Education in Venezuela

Since 2015, approximately 4 million people have fled Venezuela. For those who have not left the country, food, water and jobs are scarce in the wake of a collapsed economy and hyperinflation. Perhaps the most victimized of the population are children who are unable to find basic access to education in Venezuela.

Why Are Children Not Attending School?

As Venezuelans struggle to afford basic necessities for survival, many children in Venezuela have stopped attending school. For families facing severe hunger, the extra cost of school supplies and uniforms is a price they often cannot afford. Students are unable to perform at school without proper nutrition or clothing. Many parents decide that their children should stay home where they have a chance at a meal.

More than 3 million of the country’s 8 million students have dropped out of school. Some of these students have emigrated with their parents, while others have quit to work and adopt caretaker roles within the family. As Venezuelans face widespread malnutrition, the educational needs of the children in Venezuela remain secondary. It is estimated that 1.1 million children will remain in need of basic education in 2019.

Although education was a hallmark of President Maduro’s campaign, the government can no longer afford to supply schools with proper maintenance and lunches. Public education previously provided a food bonus with a healthy lunch for students. That food program no longer functions, and students cannot rely on meals. In addition, with prices doubling every other month, the transportation system has failed, and both schools and parents struggle to afford bus fares for students.

School Closures without Teachers

Because of low enrollment, hundreds of schools have closed, and thousands of teachers have left their jobs. According to the Venezuelan Teacher’s Association, 176,000 of the country’s 860,000 registered teachers have quit. With wages amounting to about $8 a month, instructors of both private and public schools can no longer afford to work.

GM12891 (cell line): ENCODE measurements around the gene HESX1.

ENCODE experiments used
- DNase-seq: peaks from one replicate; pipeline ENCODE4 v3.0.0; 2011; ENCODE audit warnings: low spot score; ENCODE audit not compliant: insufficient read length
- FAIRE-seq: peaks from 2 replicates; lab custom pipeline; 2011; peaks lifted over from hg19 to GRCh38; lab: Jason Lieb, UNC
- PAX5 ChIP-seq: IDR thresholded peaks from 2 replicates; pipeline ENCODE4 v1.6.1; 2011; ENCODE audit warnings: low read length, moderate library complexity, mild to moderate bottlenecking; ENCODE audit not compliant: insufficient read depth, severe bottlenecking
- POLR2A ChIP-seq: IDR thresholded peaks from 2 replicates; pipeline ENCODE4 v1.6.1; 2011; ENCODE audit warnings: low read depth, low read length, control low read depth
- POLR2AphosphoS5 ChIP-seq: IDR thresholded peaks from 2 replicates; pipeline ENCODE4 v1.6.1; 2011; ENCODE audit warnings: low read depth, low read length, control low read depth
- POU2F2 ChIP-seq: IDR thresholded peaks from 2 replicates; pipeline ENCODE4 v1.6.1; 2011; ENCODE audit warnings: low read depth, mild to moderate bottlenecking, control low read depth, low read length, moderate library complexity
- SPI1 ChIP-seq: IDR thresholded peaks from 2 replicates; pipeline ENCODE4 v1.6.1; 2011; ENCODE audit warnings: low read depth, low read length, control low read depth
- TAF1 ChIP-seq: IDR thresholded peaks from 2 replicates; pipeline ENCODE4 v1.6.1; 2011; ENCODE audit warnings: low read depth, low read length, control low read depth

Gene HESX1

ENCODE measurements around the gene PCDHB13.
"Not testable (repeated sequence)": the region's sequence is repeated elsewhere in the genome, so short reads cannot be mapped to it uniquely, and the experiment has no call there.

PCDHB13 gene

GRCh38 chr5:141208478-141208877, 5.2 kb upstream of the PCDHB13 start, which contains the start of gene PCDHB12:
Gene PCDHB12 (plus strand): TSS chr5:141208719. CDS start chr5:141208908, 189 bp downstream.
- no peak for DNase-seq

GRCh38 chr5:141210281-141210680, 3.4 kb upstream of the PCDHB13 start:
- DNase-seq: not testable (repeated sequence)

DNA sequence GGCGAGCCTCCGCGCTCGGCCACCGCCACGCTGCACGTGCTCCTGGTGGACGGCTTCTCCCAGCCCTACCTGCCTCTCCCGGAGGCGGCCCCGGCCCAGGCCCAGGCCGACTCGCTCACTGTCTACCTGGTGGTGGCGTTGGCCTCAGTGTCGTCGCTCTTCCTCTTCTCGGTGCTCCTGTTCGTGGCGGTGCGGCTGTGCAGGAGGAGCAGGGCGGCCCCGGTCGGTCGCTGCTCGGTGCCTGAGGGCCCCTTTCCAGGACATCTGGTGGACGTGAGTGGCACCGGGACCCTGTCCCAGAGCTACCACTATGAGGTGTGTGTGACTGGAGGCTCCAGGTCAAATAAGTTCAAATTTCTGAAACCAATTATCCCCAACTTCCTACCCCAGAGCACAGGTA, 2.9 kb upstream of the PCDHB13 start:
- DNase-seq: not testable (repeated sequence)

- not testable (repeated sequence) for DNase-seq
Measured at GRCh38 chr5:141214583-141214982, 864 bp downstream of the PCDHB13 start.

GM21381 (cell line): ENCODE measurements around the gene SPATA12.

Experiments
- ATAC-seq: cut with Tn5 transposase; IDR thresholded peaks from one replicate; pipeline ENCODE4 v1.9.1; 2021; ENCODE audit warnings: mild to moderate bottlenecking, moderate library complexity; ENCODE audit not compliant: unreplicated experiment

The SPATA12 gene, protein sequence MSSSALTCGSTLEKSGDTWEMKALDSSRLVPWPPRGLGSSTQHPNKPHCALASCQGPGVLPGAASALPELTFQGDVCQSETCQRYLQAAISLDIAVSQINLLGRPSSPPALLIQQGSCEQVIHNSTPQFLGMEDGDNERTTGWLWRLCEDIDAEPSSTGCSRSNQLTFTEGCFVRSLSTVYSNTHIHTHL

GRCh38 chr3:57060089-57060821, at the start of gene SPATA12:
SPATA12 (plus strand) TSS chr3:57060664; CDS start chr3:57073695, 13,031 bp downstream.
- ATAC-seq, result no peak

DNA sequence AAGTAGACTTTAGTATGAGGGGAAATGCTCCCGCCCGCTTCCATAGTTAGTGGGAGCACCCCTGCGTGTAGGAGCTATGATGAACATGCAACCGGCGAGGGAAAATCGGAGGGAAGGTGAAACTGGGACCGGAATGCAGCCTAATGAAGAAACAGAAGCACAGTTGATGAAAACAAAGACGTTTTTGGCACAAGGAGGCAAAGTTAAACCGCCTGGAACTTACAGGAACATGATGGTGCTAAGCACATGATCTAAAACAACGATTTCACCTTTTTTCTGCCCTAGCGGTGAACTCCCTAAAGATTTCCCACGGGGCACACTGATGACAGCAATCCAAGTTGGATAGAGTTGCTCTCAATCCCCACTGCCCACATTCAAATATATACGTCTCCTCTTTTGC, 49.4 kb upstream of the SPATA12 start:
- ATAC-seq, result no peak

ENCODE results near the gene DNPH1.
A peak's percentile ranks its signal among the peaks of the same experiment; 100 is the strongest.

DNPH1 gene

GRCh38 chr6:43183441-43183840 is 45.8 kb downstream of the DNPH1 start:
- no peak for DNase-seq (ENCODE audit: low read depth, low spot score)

Many struggling schools only operate three days a week. Additionally, students from various grade levels are often combined into one class. These schools are desperate to keep the children in Venezuela from dropping out and missing years of formative education under harsh circumstances. Due to the teacher shortage affecting Venezuelan schools, parents are taking on teaching roles, despite a lack of experience or education. Parents believe that any schooling is better than none. As Maria Carmona, a mother-turned-teacher says, “Our children must learn, so I became their teacher.”

Efforts to Help Children Receive An Education in Venezuela

Nonprofit organizations, such as Cuatro Por Venezuela Foundation and Pasión Petare, offer places of refuge and free meals for students. Cuatro Por Venezuela Foundation has provided school supplies for more than 350 families and sent 58,000 pounds of food. Pasión Petare uses soccer to motivate children to stay in school and provides a daily meal for 2,000 students.

Catholic relief organizations like Fe y Alegria and Caritas also raise money to provide food and school supplies. Fe y Alegria provides free education to 170 schools across the country and has implemented a food program for school children. The organization also began a campaign called “A Notebook for Fe Y Alegria,” which raises funds to provide school supplies that most families can no longer afford.

Because President Maduro recently conceded to requests for foreign aid, there are more opportunities for organizations such as the U.N. and Red Cross to offer assistance for Venezuelan schools. UNICEF has partnered with Fe y Alegria and reached more than 100,000 people through radio communication with information on how to help children continue their education. UNICEF and its partner organizations have also provided educational kits for 150,000 children and supply food and water for children in schools. This motivates children and parents to send their children to school.

The Venezuelan government continues to deny problems with their country’s education system. If not for the herculean efforts of international relief organizations, private charities and hands-on assistance from parents and local volunteers, hope would not remain for school children in Venezuela. Children face a bleak future and are vulnerable to exploitation without education. With less than 2 percent of all humanitarian aid allotted to education, it is vital to continue calling for assistance amid the rising crisis. As Susana Raffalli, an advisor to Caritas and renowned nutrition expert, says, “We need our children back in school, because that’s one of the few care and nutrition spaces left.”

– Christina Laucello
Photo: Flickr